The Old Weird America rediscovered in Chicago
Too often, perhaps, contemporary artists mine the past in search of authenticity rather than exploiting old musics for their phantasmagoric possibilities. Heron King Blues, the third album proper by an audacious Chicago collective named Califone, is the work of men who’ve plainly heard thousands of old blues and folk songs. But Califone invoke the weirdness, the ritualism, the creak and spook of Harry Smith’s Anthology Of American Folk Music without ever trying to reproduce its sound exactly.
Heron King Blues presents a ghost world wherein a nightmarish bird-god emerges from Tim Rutili’s dreams to lurk in his stream-ofconsciousness lyrics. The exceptional “Sawtooth Sung A Cheater’s Song” may begin as a rustic meditation, but gradually the conventional songform is sublimated by strafe and drone, until everything collapses into an industrial/tribal drum passage that recalls Can at their most transported.
As on last year’s Quicksand/Cradlesnakes, Califone’s twinning of roots music with an experimental imperative aligns them with their Chicagoan contemporaries, Wilco. But in fact, Rutili has been a subversive force for over a decade, beginning with the menacingly debauched Red Red Meat in the early ’90s. Red Red Meat’s mangled extrapolation of the blues (of which 1995’s Bunny Gets Paid is the best example) was rather overshadowed by that of Royal Trux, and eventually Rutili and drummer Ben Massarella regrouped as Califone in 1998.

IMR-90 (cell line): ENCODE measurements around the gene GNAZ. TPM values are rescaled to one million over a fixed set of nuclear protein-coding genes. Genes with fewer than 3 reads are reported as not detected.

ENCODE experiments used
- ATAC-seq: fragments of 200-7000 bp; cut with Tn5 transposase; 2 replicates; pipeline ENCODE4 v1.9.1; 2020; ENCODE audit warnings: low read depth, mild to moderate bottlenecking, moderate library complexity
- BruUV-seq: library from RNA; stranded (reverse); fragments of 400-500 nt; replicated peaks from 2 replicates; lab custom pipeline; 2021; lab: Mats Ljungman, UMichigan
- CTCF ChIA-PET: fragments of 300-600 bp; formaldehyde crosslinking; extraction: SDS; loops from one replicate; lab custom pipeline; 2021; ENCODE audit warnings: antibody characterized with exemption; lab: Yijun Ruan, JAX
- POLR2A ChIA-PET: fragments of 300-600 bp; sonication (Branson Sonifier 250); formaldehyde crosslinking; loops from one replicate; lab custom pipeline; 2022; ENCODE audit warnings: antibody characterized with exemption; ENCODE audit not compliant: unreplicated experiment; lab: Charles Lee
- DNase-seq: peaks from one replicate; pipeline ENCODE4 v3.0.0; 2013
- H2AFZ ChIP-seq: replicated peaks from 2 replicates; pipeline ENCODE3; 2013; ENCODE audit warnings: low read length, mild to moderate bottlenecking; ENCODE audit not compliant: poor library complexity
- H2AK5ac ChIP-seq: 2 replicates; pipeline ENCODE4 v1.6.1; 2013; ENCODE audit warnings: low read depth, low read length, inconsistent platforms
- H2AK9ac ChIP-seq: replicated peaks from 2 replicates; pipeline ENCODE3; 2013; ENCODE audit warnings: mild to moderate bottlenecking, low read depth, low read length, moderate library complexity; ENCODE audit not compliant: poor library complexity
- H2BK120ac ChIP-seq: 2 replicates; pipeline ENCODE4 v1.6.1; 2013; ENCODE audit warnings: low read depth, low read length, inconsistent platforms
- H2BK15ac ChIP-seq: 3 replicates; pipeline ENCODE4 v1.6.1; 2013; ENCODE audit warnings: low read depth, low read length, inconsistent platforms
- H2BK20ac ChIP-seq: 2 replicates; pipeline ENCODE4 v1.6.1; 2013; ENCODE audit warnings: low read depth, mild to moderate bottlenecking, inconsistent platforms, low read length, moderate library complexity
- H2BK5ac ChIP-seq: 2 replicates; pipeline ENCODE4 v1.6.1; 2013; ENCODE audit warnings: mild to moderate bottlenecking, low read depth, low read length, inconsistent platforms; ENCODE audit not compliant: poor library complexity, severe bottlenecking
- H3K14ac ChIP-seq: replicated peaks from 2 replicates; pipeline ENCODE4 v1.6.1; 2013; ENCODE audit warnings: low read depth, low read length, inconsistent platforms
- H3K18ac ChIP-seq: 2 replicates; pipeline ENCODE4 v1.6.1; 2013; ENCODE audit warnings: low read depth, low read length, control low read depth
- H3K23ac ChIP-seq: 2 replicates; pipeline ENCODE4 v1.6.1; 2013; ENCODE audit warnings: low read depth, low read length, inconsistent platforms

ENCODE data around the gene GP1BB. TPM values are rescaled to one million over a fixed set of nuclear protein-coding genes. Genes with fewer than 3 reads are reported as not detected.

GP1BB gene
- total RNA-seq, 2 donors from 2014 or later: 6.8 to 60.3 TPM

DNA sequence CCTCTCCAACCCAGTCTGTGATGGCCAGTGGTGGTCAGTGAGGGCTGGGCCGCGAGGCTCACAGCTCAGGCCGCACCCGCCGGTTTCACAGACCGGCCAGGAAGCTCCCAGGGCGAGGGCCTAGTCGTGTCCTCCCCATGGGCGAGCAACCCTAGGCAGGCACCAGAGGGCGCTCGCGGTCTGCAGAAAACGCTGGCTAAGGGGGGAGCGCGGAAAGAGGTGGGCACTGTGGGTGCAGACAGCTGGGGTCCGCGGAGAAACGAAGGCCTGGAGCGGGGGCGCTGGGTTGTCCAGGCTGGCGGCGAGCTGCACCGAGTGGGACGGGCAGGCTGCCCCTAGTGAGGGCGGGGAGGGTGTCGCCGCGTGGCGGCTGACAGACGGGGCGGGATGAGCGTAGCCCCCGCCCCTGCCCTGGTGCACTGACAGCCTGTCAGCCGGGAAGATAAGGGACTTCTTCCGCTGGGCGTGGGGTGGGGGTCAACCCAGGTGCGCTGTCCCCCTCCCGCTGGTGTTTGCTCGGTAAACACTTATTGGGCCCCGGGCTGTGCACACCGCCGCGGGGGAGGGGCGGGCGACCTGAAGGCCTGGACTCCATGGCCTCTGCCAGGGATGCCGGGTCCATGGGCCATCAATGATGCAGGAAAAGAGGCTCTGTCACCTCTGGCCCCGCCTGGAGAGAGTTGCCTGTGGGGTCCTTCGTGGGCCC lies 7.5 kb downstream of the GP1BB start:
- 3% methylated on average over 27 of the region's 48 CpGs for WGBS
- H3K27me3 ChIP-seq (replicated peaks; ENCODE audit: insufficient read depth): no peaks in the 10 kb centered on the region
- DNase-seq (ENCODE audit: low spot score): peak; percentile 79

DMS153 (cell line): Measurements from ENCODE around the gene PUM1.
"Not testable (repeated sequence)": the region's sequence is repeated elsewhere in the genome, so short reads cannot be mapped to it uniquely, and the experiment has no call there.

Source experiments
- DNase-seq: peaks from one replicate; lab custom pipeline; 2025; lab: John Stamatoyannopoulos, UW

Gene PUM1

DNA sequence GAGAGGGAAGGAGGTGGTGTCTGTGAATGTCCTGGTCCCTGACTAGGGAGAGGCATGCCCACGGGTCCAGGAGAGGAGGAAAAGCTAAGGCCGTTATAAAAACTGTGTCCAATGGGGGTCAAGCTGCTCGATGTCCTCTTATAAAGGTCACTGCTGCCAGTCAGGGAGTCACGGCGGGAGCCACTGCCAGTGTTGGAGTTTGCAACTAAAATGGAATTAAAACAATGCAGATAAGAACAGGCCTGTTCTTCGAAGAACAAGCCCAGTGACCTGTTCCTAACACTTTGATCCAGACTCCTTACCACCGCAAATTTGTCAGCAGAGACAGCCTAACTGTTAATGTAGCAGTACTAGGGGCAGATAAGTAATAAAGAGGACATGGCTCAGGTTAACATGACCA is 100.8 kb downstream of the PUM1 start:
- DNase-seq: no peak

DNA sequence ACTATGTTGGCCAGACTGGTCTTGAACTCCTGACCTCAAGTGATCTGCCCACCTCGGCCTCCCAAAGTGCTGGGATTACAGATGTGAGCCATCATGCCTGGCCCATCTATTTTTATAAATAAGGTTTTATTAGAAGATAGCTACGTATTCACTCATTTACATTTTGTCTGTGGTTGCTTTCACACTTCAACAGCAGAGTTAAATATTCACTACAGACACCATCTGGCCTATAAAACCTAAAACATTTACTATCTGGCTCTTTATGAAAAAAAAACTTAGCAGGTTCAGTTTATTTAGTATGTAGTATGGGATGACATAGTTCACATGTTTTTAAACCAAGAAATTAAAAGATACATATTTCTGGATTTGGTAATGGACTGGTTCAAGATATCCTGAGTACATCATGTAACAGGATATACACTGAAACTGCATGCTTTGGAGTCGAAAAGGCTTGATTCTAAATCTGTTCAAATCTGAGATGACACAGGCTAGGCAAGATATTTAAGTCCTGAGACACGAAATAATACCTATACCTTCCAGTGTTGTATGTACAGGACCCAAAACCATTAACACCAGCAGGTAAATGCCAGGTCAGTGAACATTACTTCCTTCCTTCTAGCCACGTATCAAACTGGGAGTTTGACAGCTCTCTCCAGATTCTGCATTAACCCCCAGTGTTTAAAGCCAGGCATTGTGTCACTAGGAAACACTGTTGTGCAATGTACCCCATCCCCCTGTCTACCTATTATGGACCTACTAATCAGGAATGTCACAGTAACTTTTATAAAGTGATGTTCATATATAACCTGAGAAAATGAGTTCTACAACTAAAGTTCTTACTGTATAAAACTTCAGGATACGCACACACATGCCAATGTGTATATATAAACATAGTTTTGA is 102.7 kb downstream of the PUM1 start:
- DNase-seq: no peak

Califone’s underappreciated career thus far has followed two parallel paths: broadly conventional albums such as Quicksand/Cradlesnakes; and looser, largely improvised collections of film scores and projects like last year’s Deceleration Two. Heron King Blues unites these two strands, orbiting between the heartbreaking acoustic sketches (“Wingbone”) and the intense, crotchety trance-jams such as the title track, wherein Rutili’s avowed desire to make a record like Captain Beefheart’s Mirror Man really makes sense.
The Beefheart comparison is especially useful since, like him, Califone understand traditions but aren’t trapped by them. So Heron King Blues is a free and forward-thinking kind of record, but also one that taps into forgotten, mythic resonances of American music without ever sounding ersatz, hokey or remotely contrived.